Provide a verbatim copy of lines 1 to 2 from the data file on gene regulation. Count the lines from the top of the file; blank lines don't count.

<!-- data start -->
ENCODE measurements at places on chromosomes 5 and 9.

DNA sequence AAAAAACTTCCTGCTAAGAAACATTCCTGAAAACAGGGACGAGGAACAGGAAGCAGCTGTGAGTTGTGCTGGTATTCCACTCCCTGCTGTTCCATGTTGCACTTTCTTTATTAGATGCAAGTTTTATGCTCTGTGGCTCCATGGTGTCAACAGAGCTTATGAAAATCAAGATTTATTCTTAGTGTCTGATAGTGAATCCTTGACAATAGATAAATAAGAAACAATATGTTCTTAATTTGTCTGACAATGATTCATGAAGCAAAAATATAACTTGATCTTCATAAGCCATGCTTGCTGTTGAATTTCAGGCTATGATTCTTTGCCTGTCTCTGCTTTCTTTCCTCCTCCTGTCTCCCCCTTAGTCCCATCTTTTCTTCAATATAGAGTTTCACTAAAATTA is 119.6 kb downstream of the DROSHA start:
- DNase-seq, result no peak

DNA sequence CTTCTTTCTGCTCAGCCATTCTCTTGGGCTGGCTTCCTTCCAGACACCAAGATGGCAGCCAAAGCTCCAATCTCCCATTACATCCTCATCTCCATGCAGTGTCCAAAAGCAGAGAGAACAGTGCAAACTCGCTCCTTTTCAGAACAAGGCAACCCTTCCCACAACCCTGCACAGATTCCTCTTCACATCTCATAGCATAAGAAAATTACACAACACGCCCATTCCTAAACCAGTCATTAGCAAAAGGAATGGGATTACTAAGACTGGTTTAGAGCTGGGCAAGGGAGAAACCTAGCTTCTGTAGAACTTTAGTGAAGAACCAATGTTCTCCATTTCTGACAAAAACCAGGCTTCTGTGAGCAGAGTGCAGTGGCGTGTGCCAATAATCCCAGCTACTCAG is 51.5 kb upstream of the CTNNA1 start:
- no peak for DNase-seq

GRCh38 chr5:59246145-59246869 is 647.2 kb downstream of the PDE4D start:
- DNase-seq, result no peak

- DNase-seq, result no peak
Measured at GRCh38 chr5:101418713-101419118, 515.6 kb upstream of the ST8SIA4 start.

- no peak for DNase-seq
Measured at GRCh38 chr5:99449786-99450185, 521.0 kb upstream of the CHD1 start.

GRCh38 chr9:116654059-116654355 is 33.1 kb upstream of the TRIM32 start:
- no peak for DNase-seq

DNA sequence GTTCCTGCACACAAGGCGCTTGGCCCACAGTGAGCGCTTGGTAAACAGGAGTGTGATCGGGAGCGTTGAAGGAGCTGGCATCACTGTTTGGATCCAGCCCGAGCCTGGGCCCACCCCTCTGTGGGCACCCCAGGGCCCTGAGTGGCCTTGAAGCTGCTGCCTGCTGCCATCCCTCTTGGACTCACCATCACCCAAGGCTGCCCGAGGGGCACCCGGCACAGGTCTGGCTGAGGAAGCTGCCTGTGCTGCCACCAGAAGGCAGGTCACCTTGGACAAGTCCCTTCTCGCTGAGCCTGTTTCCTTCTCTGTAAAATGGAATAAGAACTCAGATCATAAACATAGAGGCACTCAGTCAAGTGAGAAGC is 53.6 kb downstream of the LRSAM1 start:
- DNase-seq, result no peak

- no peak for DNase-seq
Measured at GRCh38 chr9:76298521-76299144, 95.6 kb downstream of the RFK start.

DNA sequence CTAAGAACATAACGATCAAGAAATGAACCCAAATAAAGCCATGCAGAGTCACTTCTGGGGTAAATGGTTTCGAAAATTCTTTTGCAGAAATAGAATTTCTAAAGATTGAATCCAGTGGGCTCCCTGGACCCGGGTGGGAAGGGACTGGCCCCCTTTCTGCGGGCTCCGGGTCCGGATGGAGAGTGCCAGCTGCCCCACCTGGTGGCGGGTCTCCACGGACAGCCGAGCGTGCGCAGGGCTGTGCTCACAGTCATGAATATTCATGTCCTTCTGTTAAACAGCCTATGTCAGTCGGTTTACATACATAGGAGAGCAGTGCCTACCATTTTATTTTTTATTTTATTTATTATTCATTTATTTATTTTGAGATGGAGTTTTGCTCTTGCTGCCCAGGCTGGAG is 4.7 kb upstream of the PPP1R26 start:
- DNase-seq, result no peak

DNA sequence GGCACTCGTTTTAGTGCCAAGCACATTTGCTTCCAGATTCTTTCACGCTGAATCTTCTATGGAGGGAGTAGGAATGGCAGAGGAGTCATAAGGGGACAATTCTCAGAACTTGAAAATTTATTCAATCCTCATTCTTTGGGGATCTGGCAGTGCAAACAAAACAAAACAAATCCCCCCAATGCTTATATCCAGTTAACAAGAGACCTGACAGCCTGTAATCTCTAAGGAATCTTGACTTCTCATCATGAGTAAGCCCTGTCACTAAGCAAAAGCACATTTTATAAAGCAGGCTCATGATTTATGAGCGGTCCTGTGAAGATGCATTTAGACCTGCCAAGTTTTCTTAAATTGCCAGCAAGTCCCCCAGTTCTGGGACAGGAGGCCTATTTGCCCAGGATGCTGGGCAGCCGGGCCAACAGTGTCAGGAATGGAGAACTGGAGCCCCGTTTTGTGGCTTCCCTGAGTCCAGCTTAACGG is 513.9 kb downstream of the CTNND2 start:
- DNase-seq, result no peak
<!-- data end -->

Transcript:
ENCODE measurements at places on chromosomes 5 and 9.

DNA sequence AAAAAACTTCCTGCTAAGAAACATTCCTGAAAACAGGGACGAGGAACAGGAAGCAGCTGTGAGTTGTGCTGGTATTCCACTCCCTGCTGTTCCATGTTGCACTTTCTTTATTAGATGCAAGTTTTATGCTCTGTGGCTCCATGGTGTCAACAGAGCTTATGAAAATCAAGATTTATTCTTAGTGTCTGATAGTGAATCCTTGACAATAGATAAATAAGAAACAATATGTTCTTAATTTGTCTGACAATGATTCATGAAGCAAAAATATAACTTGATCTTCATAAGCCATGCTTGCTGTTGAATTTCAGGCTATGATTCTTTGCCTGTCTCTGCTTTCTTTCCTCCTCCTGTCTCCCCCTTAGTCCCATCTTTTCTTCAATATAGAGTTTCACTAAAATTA is 119.6 kb downstream of the DROSHA start: